Fibre broadband connections are now available to 12.4 million homes in the United Kingdom, or 42% of households. That is 4.3 million more premises than a year ago. However, only a quarter of homes with access to fibre are taking it. While fibre networks are generally reliable, they are still dependent upon power, not only to the home but also to streetside cabinets.

The latest Connected Nations report from the United Kingdom communications regulator Ofcom shows the population is increasingly able to access fast fixed and mobile networks.

70% of homes in the United Kingdom have access to gigabit capable broadband networks, that includes full fibre networks and upgraded cable networks that can deliver download rates of 1 gigabit per second or more. That is the figure for addressable homes passed by these networks. The actual number of homes that receive such rates is lower, with take-up estimated at 38%. Availability is also lower in rural areas, to around 1.5 million homes.

UK gigabit broadband coverage, 2022. Source: Ofcom

Openreach plans to reach 25 million premises with full fibre network access by the end of 2026. Having completed the upgrade of its cable network by the end of 2021, Virgin Media O2 aims to offer full fibre across its network footprint by 2028.

97% of homes in the United Kingdom can access broadband with download rates of at least 30 megabits per second, which is sufficient for online video services. However, only 73% of premises able to receive such services take them. Rural availability is lower, at 88% in England and down to 76% in Scotland.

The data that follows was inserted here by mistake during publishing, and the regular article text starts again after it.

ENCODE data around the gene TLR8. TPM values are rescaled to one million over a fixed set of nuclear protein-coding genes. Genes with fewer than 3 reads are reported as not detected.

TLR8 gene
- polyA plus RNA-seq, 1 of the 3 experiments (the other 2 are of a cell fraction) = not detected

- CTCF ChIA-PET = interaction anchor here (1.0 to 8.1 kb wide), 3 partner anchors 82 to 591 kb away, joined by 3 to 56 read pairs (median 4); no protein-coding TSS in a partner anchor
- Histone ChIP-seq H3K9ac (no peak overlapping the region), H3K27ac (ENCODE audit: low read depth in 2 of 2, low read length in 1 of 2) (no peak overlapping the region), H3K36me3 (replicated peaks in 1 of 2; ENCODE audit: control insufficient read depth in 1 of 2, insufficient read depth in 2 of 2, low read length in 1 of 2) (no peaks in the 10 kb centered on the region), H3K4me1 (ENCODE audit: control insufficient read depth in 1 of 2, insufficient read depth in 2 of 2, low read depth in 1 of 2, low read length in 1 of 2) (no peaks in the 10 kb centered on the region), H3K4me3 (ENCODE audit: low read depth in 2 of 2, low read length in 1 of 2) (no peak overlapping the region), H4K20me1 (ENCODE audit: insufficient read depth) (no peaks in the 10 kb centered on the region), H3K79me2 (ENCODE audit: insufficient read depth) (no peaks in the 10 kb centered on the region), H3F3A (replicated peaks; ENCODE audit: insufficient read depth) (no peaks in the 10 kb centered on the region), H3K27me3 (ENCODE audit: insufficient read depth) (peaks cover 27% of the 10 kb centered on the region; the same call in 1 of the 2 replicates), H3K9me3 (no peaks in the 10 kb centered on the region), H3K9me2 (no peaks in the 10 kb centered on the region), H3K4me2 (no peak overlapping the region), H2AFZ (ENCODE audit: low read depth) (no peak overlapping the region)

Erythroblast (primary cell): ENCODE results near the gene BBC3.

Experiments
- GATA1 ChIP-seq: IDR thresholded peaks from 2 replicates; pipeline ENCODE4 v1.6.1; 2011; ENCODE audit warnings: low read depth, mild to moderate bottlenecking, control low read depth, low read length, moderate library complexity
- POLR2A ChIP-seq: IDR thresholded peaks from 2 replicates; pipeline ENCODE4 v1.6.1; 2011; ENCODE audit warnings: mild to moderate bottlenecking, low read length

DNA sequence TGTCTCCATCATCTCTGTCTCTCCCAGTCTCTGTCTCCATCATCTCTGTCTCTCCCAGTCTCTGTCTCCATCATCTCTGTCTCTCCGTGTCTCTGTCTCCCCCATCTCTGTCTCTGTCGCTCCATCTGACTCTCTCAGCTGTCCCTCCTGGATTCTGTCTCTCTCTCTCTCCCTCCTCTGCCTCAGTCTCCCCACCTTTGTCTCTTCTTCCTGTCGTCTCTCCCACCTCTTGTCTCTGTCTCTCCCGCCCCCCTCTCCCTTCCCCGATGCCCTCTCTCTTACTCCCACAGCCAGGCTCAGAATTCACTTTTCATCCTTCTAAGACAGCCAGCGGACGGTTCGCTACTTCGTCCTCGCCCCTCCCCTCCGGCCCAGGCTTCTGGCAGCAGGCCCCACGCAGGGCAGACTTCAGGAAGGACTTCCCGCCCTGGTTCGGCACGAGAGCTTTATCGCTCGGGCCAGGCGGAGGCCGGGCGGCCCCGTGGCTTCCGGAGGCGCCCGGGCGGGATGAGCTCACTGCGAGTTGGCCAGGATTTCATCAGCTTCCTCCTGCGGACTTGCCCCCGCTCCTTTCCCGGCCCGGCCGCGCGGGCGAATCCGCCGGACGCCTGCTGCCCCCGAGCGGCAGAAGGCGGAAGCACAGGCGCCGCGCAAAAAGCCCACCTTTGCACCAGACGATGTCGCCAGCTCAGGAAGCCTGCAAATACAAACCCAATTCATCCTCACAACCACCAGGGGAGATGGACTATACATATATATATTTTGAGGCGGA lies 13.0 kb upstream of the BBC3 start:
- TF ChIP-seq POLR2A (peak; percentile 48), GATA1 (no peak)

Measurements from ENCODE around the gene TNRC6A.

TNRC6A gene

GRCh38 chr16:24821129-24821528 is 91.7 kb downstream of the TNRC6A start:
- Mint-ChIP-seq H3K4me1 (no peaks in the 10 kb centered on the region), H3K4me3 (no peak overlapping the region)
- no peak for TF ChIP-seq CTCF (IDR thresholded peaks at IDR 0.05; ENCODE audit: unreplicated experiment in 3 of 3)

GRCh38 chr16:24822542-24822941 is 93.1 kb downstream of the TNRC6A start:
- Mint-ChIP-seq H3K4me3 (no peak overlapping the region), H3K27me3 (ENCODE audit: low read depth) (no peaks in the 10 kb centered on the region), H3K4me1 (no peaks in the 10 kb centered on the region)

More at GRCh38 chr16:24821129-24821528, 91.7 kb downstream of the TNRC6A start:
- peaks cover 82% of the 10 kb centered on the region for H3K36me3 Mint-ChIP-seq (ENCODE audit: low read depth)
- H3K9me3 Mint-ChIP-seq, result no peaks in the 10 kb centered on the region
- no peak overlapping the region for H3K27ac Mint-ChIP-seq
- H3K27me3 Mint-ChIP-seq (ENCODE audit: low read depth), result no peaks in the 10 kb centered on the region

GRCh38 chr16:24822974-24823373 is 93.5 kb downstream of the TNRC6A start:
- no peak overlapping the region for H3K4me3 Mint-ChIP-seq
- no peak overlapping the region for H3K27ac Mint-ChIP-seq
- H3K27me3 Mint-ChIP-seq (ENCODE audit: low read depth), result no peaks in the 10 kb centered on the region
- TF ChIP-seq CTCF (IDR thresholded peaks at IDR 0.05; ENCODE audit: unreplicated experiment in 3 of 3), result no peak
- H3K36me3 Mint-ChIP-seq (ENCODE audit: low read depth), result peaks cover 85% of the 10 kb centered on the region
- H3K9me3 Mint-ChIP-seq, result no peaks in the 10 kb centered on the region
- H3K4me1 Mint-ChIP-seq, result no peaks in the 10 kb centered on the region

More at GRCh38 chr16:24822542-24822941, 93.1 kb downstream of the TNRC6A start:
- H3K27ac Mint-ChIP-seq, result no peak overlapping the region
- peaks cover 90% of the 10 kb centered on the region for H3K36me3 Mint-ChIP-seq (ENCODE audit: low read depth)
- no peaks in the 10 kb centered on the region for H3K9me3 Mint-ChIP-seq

There are still around 80,000 homes and businesses without access to what the communications regulator Ofcom describes as ‘decent’ broadband, with a download rate higher than 10 megabits per second, through either fixed or wireless networks. That is around 0.3% of the homes and businesses, across the United Kingdom, but about 1% in Wales, Scotland, or Northern Ireland. About 15,000 of these will be covered by publicly funded roll-out schemes in the next 12 months.

5G mobile coverage from at least one network has now reached 67-77%, with estimates ranging from high confidence to very high confidence, up from 42-57% last year, with deployments at around 12,000 sites. The four mobile network operators estimate that they each provide 4G outdoor coverage to around 99% of premises, although that does not mean you can get a decent signal inside. Indoor coverage is apparently at least 92% of all premises, although your experience may suggest otherwise.

It is also apparent how dependent both fixed and mobile networks are on electrical power. Storms last winter caused lengthy power outages, which led to communications services being unavailable for several days in some areas.

Fixed fibre networks are dependent not only on power in the home but also to street cabinets, which typically only have battery backups for up to four hours. Thousands of mobile mast sites, with battery backup capacity of between 15 minutes and six hours, were also knocked out by prolonged power outages in some areas. On provider reported that over 1,500 of its mobile sites went down in one storm, with 130 of them down for more than three days. Some customers were left without any means of electronic communication over Christmas, and fixed network providers took up to two months to reconnect all customers.

The Connected Nations 2022 report is available from the Ofcom web site.